The Armenian government plans to simplify thousands of laws and regulations in the next two years as part of its ongoing efforts to improve the country’s business environment and combat corruption, a senior official announced on Wednesday.
Armen Yeghiazarian, acting director of the government’s recently established Center for Legislative Regulation, said the body will look into as many as 26,000 laws, executive orders and other government decisions regulating economic activity in Armenia and its citizens’ dealings with the state. He said he expects the national legal framework to shrink by almost half as a result.
“We have a so-called regulatory guillotine aimed at the following: to look into all legislative acts of this country containing regulations and relating to businesses and citizens in order to see how reasonable and necessary they are and which of them can be curtailed or abolished altogether,” Yeghiazarian told a news conference.
Yeghizarian’s center is subordinate to a special state council that was set up by President Serzh Sarkisian last September to make government regulation of the economy more efficient and coordinate government efforts to improve the domestic business climate. The council headed by Prime Minister Tigran Sarkisian was specifically tasked with proposing ways to eliminate “factors hampering the development of a market-based economy.”
The presidential decree coincided with Tigran Sarkisian’s visit to Brussels during which he presented the European Union with a new plan of economic and political reforms. The Armenian premier told senior EU officials that his government intends to “substantially step up its reform efforts.”
The EU and international lending institutions have long been pressing Armenia to carry out such reforms. Sarkisian’s government has already taken a range of measures in recent years aimed at improving tax administration and strengthening competition.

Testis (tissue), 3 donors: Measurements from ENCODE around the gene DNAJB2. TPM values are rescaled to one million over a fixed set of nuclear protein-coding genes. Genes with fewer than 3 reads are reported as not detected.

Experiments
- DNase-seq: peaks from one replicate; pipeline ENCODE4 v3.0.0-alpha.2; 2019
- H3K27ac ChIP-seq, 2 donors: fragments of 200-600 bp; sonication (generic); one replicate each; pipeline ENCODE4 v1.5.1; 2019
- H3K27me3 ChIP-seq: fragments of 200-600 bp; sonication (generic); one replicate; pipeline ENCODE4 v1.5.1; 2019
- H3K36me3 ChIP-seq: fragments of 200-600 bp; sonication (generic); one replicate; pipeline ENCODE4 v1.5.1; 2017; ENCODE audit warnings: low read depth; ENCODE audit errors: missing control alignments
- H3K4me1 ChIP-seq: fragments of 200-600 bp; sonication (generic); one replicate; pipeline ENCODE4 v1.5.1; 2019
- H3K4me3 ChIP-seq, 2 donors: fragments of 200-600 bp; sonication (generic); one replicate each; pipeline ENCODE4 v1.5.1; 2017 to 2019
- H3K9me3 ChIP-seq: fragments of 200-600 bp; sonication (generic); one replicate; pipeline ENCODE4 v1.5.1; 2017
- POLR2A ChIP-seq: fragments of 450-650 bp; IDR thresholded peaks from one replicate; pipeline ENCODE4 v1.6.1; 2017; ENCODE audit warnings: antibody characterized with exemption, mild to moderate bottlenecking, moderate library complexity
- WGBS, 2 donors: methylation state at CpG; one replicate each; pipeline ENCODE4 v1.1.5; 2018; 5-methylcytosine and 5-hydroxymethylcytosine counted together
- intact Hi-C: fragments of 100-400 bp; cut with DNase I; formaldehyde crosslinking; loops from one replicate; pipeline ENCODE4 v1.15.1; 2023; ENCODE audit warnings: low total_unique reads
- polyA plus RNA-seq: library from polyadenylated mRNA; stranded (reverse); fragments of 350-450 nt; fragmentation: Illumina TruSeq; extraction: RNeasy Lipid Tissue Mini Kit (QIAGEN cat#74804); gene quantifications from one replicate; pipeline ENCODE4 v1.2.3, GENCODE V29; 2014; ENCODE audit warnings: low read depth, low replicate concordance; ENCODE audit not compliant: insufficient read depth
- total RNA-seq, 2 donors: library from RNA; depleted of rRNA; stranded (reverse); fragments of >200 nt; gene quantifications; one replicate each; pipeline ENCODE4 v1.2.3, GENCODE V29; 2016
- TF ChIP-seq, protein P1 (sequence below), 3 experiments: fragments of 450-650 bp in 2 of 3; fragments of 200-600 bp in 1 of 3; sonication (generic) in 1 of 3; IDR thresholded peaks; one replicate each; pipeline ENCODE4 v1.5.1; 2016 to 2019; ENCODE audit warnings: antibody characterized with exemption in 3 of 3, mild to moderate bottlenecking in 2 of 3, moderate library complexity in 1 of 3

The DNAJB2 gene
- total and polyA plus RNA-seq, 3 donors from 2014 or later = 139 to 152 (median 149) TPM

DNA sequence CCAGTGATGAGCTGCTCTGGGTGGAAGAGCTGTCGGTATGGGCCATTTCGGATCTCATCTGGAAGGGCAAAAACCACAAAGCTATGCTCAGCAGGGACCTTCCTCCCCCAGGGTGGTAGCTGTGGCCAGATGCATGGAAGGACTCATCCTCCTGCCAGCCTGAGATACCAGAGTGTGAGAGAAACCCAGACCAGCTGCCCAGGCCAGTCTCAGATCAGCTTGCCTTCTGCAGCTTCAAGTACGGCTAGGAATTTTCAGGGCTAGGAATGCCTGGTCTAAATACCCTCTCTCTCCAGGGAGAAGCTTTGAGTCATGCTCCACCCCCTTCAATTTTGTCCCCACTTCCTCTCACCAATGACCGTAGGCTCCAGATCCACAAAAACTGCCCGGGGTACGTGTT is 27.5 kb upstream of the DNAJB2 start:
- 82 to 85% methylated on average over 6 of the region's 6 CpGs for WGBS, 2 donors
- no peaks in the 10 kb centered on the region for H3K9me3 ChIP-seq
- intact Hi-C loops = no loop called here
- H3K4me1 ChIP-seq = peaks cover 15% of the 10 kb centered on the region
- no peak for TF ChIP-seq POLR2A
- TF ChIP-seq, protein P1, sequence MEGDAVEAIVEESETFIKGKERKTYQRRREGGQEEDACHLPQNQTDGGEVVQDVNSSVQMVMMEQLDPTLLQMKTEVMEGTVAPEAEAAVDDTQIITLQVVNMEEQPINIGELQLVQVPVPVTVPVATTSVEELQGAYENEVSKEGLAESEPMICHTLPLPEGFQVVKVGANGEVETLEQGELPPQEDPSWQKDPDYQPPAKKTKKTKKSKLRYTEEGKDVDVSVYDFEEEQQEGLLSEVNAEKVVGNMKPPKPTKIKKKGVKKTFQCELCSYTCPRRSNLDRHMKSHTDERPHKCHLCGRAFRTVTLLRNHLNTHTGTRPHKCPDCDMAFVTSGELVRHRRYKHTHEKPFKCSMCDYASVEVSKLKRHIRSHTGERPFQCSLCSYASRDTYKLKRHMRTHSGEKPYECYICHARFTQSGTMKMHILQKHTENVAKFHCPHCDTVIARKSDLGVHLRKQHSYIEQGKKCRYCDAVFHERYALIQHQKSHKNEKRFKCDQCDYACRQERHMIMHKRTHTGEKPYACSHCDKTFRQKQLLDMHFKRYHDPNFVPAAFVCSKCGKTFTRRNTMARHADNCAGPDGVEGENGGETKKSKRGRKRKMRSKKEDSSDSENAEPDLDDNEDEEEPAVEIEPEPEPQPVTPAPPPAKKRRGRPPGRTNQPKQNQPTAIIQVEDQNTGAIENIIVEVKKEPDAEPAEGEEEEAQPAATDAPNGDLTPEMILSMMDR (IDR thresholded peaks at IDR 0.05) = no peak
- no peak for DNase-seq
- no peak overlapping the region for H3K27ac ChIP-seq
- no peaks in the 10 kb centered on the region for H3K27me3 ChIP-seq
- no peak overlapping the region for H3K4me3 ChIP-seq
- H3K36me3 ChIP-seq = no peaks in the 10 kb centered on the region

In an annual global report released in October 2011, the World Bank found a number of improvements in the Armenian business environment. In particular, it said the authorities have reduced the average number of tax payments made by businesses each year.
Yeghiazarian, who served as minister of economy in the 1990s, stressed that the success of the government’s latest reform drive will be primarily measured by Armenia’s future position in this and other international surveys. “Armenia’s current position there is not good,” he said. “There are bad and medium indicators. In terms of tax administration we still fare poorly.”
Vahagn Khachatrian, an economist representing the opposition Armenian National Congress (HAK), dismissed the planned legal revision, saying that laws and regulations are often irrelevant to doing business in the country. “What the country lacks is not laws but their enforcement, and that has nothing to do with the number of laws,” Khachatrian told RFE/RL’s Armenian service (Azatutyun.am).